Climate change poses a unique set of threats to the world’s forests. Forests are vital for ecosystems, water and nutrient cycles, and carbon management, so dying trees are a worrying prospect. And increased temperatures and droughts certainly have the potential to kill trees.
But a paper in this week’s PNAS suggests that the increased CO2 and humidity that will accompany climate change may go some way toward offsetting the risks to forests—and identifies which forests are likely to fare better and worse.
Feed the tree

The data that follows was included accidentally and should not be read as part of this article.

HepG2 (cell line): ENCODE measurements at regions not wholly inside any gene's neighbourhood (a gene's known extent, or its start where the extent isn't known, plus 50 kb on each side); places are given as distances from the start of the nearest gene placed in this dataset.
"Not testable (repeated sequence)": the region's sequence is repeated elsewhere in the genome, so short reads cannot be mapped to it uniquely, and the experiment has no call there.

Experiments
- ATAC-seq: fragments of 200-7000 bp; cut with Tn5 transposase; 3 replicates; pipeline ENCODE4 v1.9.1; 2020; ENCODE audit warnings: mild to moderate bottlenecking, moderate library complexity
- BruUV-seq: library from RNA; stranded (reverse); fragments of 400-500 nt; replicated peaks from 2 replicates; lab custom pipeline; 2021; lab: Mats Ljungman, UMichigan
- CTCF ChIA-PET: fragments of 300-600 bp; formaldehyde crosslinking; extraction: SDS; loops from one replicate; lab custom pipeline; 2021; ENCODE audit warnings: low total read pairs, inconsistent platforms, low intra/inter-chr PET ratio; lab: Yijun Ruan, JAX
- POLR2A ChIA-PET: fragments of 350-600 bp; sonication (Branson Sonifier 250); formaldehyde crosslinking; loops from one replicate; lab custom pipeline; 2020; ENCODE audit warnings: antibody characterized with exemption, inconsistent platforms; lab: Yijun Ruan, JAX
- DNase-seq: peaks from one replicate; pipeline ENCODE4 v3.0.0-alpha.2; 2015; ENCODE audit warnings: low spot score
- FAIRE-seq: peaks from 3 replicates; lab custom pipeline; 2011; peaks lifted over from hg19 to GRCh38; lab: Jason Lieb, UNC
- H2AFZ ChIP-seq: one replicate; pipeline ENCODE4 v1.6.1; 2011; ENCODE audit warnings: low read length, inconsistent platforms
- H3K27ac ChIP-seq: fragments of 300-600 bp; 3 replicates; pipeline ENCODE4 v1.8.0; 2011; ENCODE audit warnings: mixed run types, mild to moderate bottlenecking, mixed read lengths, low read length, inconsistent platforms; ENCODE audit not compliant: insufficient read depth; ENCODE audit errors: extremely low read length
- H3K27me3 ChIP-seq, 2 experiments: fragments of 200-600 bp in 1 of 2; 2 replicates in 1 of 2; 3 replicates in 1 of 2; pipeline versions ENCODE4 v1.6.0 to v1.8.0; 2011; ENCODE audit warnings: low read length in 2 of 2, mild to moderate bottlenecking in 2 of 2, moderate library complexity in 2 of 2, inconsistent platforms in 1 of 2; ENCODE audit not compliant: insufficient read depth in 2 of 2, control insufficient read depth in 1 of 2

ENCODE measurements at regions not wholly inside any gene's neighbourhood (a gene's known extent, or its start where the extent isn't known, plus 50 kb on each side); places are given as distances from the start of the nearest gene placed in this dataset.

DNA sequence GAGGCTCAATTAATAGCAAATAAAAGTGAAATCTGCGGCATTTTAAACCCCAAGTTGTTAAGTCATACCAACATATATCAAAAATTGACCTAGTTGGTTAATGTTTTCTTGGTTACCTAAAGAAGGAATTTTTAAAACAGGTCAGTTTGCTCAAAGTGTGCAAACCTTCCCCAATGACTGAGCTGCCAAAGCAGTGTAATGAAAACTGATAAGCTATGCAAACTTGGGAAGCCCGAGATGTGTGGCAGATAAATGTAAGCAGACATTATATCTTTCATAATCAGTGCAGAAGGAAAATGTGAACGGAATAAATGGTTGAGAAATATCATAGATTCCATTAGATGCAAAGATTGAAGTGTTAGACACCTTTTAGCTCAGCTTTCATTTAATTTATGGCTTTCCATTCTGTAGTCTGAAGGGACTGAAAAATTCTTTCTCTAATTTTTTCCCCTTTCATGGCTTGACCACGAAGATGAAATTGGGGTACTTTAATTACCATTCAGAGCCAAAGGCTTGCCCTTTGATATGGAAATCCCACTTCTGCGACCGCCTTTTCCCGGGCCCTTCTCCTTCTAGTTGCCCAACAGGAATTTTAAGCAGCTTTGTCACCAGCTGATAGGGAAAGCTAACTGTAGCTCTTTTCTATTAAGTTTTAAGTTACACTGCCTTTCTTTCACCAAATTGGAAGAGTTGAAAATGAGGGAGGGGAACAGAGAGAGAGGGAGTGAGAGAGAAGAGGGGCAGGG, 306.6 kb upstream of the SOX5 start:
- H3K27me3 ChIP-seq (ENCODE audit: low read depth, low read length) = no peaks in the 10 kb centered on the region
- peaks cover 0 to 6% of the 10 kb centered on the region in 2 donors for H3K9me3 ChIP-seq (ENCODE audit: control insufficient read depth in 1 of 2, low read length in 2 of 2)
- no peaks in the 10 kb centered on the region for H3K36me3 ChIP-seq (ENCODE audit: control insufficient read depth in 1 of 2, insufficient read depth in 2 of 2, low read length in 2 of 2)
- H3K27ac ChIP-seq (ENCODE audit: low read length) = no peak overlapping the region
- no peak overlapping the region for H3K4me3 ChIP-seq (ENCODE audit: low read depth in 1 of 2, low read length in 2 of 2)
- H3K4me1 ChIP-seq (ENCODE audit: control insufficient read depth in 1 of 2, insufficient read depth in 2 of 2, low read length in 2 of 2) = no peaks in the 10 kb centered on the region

What kills a tree? As with humans, the options are endless, but climate change creates some specific risks. Decreasing annual rainfall in certain regions is an obvious problem, but it’s also about when the rain falls, not just how much of it does. Drought in the growing season is a bigger problem than at other times of year. Higher temperatures also mean that trees lose more water from their leaves. On the other hand, higher humidity and more CO2 in the air allow trees to operate more efficiently. That might allow them to compensate for drought and heat.